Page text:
Yikes, Yerkes!

This is the second in a series of posts about studying Spanish in Mexico that starts here.

My life had gone off the rails shortly after my 40th birthday and it seemed like the obvious thing to do was to run away to Mexico and learn Spanish. I had never been to Mexico. I had studied Spanish in high school, but Spanish class followed my free hour, which I spent smoking pot, so while I probably appeared to be enjoying the class immensely, the only words I had retained were cerveza and fiesta. Those weren’t going to get me a bus ticket.

But somehow I managed to fly to Mexico City, then take a bus to Cuernavaca. I was well prepared by Amerispan, the company I used to find a language school.

It just occurred to me that I am actually a sort of expert on travel, study, and volunteering abroad programs due to all the things sparked by this first trip to Mexico.

First, I wrote my master’s thesis on international immersion programs (meaning that you live with a host family in order to learn about culture and/or language). I researched a dozen of them and read up on the psychology of immersion learning. Did you know there’s a psychological theory called the Yerkes-Dodson law which says that the ideal learning experience requires you to be pushed out of your comfort zone—but if you are pushed too far your mind will shut down?

Second, I have participated in half a dozen immersion programs. There was the Volunteers for Peace trip, where I babysat Pakistani kids and studied racism with a group of other volunteers in the East End of London. There were my four trips with Amerispan. I did an internship for Global Volunteers, which offers “volunteer vacations.” There was my trip to Cuba to deliver medical supplies with the Marin Interfaith Taskforce on the Americas. I went back to England to volunteer for Oxfam, then got a full-time job there. I spent two months interviewing human rights activists in Nairobi, Kenya under the auspices of American Jewish World Service.

There was one close call. A few years ago, I had a plane ticket to go to Kolkata, India to volunteer for two years with CUSO International. This is a Canadian organization similar to the Peace Corps but without the political agenda. They flew me to Vancouver for a three-day interview and to Ottawa for five days of training. I had received all my shots, had my letter of resignation ready, and was packing my belongings to put them in storage.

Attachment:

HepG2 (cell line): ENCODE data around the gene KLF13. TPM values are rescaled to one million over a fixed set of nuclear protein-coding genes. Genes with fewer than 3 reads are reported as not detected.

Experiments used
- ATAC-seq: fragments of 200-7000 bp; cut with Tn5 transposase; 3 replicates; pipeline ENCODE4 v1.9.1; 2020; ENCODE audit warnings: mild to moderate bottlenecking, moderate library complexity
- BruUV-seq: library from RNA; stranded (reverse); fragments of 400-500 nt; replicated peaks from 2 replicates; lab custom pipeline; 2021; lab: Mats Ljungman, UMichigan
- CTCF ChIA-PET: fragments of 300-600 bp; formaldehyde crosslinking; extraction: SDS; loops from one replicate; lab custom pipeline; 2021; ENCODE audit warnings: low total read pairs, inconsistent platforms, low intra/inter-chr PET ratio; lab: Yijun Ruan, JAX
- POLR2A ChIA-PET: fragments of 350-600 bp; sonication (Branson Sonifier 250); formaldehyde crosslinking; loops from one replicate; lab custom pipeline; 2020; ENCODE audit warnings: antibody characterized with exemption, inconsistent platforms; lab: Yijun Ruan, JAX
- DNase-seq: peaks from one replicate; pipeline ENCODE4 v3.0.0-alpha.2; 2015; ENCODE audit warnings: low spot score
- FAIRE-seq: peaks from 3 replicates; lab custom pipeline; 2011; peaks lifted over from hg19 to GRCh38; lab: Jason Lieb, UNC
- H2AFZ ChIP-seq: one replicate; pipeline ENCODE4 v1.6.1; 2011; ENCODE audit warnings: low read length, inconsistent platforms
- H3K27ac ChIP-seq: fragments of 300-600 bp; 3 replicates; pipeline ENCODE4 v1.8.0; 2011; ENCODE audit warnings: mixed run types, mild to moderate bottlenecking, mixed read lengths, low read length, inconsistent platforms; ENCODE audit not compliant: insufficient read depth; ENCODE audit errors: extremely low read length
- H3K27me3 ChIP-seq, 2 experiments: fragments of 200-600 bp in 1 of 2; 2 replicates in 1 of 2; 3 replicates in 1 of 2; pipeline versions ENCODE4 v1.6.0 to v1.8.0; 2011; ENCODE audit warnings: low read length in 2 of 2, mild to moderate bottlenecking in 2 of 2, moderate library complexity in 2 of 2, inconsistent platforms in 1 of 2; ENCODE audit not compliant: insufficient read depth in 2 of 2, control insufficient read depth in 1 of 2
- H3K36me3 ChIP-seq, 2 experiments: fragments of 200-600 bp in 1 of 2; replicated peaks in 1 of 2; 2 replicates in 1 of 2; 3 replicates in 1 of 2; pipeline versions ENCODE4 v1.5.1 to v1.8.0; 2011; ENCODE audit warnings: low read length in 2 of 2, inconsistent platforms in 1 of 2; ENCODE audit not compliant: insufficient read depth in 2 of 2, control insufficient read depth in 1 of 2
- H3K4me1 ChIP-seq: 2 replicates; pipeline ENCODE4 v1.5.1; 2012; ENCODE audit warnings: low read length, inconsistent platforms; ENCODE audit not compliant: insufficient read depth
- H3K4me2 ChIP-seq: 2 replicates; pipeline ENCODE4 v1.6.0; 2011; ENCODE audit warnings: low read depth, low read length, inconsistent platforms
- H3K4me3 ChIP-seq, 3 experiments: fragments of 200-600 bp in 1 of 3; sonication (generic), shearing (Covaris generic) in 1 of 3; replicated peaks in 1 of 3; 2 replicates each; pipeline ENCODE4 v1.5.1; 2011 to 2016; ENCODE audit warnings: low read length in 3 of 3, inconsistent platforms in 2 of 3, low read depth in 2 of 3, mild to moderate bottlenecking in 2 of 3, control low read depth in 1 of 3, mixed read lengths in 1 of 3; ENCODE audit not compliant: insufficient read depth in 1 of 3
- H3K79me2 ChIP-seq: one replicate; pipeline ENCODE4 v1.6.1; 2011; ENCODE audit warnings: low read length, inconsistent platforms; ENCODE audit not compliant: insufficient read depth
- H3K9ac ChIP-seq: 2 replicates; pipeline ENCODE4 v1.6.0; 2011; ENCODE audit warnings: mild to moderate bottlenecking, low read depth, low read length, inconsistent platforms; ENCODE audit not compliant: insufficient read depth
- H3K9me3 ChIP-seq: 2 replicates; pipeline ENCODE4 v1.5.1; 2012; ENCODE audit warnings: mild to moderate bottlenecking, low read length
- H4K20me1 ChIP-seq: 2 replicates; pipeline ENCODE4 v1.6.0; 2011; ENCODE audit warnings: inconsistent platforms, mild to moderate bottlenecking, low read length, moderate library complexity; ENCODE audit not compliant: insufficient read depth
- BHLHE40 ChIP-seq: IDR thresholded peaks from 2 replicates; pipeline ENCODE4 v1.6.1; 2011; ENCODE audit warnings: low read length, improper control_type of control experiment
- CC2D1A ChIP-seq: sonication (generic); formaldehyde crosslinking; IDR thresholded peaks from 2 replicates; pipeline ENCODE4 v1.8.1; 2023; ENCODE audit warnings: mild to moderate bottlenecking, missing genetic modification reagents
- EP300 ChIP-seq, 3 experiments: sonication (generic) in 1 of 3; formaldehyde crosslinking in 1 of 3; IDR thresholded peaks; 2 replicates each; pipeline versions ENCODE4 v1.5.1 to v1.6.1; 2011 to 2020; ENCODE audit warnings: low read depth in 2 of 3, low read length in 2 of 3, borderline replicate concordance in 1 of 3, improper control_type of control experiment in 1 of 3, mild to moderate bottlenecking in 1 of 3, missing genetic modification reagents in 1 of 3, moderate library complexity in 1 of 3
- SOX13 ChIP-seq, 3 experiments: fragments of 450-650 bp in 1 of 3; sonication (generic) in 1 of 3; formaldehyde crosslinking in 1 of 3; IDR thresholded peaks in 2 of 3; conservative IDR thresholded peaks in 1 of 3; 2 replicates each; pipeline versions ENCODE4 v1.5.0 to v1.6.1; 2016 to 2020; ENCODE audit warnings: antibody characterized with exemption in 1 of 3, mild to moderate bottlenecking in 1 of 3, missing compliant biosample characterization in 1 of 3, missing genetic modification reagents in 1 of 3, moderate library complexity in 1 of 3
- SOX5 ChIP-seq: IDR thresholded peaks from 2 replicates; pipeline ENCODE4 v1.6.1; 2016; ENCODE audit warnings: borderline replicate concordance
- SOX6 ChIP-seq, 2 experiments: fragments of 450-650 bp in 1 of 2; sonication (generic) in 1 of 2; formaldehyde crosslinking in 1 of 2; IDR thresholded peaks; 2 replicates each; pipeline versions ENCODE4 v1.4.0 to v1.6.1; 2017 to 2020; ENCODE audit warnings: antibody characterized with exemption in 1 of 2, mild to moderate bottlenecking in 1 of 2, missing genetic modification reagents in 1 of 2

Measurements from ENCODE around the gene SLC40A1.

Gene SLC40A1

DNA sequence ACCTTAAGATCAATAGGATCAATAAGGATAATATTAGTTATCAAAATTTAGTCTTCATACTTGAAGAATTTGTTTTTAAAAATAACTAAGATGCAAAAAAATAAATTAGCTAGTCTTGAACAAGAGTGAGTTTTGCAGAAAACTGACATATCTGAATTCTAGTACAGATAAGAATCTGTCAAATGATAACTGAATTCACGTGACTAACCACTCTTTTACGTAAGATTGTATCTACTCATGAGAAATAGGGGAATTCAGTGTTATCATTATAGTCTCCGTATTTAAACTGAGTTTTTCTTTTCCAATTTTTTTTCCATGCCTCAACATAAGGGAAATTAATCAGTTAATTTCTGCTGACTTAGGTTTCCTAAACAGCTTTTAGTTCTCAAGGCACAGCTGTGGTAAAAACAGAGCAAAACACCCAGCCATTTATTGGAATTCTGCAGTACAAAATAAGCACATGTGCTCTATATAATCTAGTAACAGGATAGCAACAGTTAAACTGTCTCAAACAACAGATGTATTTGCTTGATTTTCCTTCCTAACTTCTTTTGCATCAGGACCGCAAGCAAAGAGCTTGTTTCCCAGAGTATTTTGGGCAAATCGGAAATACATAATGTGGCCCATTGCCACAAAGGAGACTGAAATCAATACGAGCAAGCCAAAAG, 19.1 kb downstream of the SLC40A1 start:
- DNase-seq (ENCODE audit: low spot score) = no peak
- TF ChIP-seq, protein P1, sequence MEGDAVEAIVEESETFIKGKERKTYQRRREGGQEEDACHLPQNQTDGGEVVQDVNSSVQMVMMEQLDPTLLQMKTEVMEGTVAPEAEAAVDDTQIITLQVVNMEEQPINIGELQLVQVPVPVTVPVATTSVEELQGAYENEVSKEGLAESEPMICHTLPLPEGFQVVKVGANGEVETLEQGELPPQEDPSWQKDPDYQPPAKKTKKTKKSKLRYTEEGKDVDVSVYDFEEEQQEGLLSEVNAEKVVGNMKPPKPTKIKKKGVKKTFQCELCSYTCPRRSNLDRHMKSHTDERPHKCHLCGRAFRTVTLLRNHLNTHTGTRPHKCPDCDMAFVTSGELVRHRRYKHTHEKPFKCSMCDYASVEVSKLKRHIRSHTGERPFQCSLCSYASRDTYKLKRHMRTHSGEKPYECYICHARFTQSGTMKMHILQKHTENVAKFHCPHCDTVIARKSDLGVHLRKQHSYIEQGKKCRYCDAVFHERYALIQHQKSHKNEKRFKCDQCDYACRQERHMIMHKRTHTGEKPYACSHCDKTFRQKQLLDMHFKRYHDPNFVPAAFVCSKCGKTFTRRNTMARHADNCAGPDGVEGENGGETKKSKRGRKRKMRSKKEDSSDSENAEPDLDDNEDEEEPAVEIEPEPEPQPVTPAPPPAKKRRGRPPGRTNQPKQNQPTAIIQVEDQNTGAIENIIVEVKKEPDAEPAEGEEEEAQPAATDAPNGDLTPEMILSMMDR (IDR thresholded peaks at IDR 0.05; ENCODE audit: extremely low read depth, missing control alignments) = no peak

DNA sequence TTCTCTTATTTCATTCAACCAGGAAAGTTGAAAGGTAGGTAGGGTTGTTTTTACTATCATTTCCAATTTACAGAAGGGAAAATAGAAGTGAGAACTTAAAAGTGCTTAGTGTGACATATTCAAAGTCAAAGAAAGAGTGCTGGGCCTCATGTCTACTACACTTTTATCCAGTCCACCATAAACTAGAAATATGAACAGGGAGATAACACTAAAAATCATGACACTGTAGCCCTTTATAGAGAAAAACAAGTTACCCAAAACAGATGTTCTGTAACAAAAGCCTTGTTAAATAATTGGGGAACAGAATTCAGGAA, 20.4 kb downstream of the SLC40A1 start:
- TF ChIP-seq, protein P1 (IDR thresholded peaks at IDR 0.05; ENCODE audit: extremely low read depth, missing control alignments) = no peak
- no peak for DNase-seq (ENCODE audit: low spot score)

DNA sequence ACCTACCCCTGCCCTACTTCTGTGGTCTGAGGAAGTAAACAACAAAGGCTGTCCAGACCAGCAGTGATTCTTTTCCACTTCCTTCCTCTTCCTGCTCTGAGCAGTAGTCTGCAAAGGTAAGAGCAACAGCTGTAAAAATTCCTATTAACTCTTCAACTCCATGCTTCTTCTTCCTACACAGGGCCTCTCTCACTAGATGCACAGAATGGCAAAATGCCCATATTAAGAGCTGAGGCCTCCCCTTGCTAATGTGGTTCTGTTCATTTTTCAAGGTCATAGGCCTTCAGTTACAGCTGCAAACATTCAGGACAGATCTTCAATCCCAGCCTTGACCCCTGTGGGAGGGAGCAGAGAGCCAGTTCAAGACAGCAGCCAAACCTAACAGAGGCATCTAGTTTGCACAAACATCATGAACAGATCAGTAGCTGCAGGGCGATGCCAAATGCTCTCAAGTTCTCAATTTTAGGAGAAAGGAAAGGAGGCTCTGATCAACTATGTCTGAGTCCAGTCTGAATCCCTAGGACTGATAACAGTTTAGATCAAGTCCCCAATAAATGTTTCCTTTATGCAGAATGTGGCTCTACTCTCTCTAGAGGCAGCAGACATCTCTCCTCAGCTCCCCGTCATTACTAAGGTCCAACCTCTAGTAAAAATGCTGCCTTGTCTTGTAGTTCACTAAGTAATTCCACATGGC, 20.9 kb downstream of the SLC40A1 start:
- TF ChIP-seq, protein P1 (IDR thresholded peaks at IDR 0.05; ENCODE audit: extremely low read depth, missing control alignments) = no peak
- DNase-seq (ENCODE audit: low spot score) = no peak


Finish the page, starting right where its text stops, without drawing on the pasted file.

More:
Then I read the blog of the volunteer I would be replacing. She described coming home to find a giant rat standing on its hind legs on her bed and hissing at her. “I’m not afraid of rats,” I told myself. She painted a picture of her lodgings, a windowless room with no air con or even a fan, in a city where the average daily temperature was 104F (40C). “Well I wanted to get away from winters!” was my rationale for why I could hack it. But then there was her description of the pitch dark shower that had soft muck on the floor from which giant winged insects arose when she started the water—which was only a dribble—I immediately wrote to CUSO and backed out.

I felt a little guilty, but I would have felt worse if they had had to pay to wack-evac me later.

Third, I am co-teaching a class about this whole subject, for the second year. Last night we talked about the spectrum of providers. This blog doesn’t have any advertising, so I’ll give Amerispan a shout out here, again. I think it’s great because it really helps you think through what your priorities are and what you can tolerate. They specialize in language studies, study abroad, and international volunteer opportunities. They gave me enough guidance to find my way to Cuernavaca on my own, but it was loose enough that I got my fill of adventure. And that’s what gives you a feeling of accomplishment and scratches the itch for the next trip.

Leave a Reply

Fill in your details below or click an icon to log in:

WordPress.com Logo

You are commenting using your WordPress.com account. Log Out /  Change )

Facebook photo

You are commenting using your Facebook account. Log Out /  Change )

Connecting to %s